Can DNA predict whether you’ll get covid?
What if a few members of a family get infected with covid while the rest of the family has no symptoms whatsoever? Does that mean the latter weren’t infected? If they weren’t, might that mean they are somehow genetically protected against the virus?
Through this study, Lifelines and the RIVM want to find out if they can use DNA to predict who might be less susceptible to the virus. The researchers also hope to gain insight into which people are more susceptible to side effects from being vaccinated.
The data they’ll use is sourced from Lifelines’ corona research. Lifelines is a large, long-term study involving over 167,000 people from the three northern provinces.
‘The Lifelines research programme is perfect to help us answer these questions’, says geneticist Lude Franke. ‘Lifelines is a health study that has been going on for fifteen years and has studied three generations of people. We look at grandparents, parents, and children, all from the same families. It’s a very valuable resource.’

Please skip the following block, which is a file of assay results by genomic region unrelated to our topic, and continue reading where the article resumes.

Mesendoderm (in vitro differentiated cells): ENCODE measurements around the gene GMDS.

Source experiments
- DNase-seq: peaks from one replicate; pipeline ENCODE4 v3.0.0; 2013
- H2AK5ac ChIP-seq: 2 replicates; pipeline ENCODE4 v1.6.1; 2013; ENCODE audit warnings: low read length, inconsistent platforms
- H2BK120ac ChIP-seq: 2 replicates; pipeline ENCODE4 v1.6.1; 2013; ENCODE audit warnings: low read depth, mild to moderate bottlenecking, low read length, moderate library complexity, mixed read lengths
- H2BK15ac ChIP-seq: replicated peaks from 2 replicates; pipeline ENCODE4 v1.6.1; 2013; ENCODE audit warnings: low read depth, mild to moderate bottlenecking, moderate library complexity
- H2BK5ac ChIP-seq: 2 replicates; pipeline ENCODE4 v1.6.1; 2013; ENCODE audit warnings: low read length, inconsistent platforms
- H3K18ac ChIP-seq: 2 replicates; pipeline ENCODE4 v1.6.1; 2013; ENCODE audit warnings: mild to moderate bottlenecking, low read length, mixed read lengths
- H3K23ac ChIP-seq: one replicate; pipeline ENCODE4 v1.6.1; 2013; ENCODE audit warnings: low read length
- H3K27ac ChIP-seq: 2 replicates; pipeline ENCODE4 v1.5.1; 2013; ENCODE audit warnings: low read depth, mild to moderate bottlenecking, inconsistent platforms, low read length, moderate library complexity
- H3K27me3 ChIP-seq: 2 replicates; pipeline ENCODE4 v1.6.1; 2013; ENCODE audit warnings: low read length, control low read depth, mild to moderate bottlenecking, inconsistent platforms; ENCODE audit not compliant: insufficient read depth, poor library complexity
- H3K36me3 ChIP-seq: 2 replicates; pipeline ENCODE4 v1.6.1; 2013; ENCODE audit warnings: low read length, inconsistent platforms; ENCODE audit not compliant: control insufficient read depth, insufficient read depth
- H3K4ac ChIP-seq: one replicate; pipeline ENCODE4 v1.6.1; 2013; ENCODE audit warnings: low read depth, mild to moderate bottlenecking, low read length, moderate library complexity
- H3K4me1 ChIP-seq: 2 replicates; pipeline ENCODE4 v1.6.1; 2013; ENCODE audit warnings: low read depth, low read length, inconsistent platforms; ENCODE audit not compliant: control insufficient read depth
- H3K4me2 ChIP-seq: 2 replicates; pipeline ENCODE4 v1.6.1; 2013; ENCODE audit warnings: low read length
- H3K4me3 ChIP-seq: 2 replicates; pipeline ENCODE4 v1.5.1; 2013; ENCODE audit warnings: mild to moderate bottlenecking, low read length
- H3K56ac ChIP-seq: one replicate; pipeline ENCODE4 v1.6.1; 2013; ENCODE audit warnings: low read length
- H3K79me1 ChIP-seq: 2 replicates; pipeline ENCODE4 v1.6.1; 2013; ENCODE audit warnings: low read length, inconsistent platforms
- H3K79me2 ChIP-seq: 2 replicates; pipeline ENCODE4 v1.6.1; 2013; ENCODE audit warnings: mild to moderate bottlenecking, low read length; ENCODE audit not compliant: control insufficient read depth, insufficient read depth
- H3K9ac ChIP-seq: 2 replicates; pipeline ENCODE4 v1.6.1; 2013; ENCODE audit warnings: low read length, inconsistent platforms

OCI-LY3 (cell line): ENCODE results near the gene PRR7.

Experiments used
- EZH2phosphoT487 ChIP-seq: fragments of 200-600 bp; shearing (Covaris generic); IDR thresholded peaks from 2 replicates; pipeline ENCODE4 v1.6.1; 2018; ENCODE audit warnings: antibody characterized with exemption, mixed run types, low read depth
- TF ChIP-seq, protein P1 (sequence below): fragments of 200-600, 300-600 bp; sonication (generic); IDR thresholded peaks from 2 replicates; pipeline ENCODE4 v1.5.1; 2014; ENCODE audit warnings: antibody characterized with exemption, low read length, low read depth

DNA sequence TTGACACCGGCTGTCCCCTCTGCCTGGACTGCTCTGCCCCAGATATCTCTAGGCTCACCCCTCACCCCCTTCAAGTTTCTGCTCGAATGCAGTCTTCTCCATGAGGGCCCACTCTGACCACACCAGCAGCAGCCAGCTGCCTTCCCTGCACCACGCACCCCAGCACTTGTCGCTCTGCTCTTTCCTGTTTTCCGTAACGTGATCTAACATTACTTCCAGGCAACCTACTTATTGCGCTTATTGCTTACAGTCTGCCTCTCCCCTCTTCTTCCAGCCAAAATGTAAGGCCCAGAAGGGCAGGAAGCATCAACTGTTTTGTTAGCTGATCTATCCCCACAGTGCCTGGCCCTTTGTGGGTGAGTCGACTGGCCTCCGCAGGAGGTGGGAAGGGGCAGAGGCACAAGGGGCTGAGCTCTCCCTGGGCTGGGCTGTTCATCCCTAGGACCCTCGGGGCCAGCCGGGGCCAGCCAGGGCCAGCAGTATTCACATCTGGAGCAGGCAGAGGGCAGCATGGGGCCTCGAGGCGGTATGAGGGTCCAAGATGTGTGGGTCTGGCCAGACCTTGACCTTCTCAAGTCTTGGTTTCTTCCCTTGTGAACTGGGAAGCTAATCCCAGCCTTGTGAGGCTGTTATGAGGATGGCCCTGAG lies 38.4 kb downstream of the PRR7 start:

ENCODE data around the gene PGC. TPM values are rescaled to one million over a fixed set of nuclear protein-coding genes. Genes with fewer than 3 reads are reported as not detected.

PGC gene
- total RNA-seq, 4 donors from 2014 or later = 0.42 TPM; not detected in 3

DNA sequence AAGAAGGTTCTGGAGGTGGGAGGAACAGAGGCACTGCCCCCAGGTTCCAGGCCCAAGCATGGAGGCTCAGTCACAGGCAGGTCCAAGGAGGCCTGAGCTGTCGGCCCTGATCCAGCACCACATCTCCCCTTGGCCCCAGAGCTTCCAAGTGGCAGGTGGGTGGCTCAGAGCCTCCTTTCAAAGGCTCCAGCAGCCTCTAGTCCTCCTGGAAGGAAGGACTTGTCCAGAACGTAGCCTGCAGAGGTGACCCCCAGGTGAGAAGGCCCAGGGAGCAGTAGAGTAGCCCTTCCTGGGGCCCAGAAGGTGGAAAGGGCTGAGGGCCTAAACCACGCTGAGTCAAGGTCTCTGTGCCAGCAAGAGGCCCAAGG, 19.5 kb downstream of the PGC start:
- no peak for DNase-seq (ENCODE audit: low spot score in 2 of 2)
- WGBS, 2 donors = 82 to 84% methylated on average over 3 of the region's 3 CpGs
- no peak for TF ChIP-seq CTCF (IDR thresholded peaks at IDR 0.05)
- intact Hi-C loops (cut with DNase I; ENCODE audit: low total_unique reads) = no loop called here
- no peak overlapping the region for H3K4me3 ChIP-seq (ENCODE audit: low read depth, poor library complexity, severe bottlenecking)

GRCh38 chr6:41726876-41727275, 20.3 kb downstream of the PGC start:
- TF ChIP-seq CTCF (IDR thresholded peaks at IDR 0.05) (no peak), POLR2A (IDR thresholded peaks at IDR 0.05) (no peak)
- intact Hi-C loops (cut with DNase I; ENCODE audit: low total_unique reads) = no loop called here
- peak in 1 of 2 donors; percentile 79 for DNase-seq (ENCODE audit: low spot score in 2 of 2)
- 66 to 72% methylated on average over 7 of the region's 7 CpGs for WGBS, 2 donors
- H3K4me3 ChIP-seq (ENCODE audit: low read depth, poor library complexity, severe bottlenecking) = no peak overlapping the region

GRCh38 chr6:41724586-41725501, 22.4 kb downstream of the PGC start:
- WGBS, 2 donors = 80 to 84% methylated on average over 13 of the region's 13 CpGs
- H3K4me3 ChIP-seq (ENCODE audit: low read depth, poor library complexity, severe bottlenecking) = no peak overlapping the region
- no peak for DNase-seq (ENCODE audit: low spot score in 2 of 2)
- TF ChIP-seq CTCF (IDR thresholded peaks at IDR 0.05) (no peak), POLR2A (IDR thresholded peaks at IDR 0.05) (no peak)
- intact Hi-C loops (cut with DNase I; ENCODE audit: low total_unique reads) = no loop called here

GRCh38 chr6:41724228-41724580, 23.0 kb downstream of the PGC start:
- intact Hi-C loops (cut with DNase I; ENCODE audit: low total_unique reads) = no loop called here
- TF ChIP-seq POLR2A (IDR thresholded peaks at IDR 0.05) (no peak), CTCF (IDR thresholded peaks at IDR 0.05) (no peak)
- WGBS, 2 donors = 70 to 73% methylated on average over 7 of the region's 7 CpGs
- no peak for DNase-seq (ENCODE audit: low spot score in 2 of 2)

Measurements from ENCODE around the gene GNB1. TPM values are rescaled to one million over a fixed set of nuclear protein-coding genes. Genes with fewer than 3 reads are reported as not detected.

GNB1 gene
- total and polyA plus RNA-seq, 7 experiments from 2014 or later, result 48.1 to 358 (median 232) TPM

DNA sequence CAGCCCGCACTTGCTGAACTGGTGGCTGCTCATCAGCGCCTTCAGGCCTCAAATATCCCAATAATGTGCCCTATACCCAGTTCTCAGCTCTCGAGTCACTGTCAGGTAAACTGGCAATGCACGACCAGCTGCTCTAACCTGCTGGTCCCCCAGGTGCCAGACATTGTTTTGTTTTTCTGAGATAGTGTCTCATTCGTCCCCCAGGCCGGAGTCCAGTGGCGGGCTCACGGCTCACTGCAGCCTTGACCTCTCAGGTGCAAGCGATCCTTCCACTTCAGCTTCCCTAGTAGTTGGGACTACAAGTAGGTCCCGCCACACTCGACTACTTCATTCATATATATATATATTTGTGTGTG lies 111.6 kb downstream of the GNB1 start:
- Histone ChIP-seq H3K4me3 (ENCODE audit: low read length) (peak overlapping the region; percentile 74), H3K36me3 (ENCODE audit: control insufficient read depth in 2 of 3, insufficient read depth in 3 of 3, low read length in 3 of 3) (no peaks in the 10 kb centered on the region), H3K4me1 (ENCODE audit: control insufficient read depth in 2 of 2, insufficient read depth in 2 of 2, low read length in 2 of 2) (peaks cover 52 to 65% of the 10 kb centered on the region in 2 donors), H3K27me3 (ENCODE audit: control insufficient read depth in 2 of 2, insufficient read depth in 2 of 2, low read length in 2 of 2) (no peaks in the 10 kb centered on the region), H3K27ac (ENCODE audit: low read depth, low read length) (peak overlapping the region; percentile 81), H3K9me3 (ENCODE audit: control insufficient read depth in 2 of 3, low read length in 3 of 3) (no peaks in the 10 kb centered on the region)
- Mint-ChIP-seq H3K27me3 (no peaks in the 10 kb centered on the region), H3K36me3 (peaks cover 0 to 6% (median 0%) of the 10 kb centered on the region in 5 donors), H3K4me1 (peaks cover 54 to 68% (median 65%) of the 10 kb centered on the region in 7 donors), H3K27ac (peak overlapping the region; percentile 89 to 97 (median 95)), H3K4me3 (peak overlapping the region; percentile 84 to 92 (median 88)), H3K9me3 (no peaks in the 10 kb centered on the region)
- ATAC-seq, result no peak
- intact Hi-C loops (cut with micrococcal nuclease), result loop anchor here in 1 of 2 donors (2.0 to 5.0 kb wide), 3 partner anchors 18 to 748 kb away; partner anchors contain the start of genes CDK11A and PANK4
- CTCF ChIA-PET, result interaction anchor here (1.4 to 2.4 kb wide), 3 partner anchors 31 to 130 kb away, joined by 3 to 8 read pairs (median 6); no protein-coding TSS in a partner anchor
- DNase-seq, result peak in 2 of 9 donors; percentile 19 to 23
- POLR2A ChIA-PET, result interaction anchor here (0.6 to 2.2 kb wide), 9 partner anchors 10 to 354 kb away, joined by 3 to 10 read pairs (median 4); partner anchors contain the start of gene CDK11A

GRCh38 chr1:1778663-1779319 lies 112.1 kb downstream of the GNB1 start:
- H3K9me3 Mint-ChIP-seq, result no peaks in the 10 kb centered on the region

By studying how the virus is transmitted within families and comparing this to the available DNA information, researchers can see whether this information might predict how susceptible someone is to the virus and how sick it might make them.
The researcher will also study participants who are getting vaccinated. Are people who’ve already had covid more likely to develop a short fever after being vaccinated? How long are they protected from getting covid when they’ve already had it but haven’t been vaccinated yet?
The study is part of the larger corona study started in March 2020 by Lifelines, the UMCG, the UG, and the Aletta Jacobs School of Public Health. They’ll collect detailed information about how the coronavirus has impacted the participants’ health, living and working situation, and their risk of getting another infection. They’re also studying the way the corona restrictions are impacting society.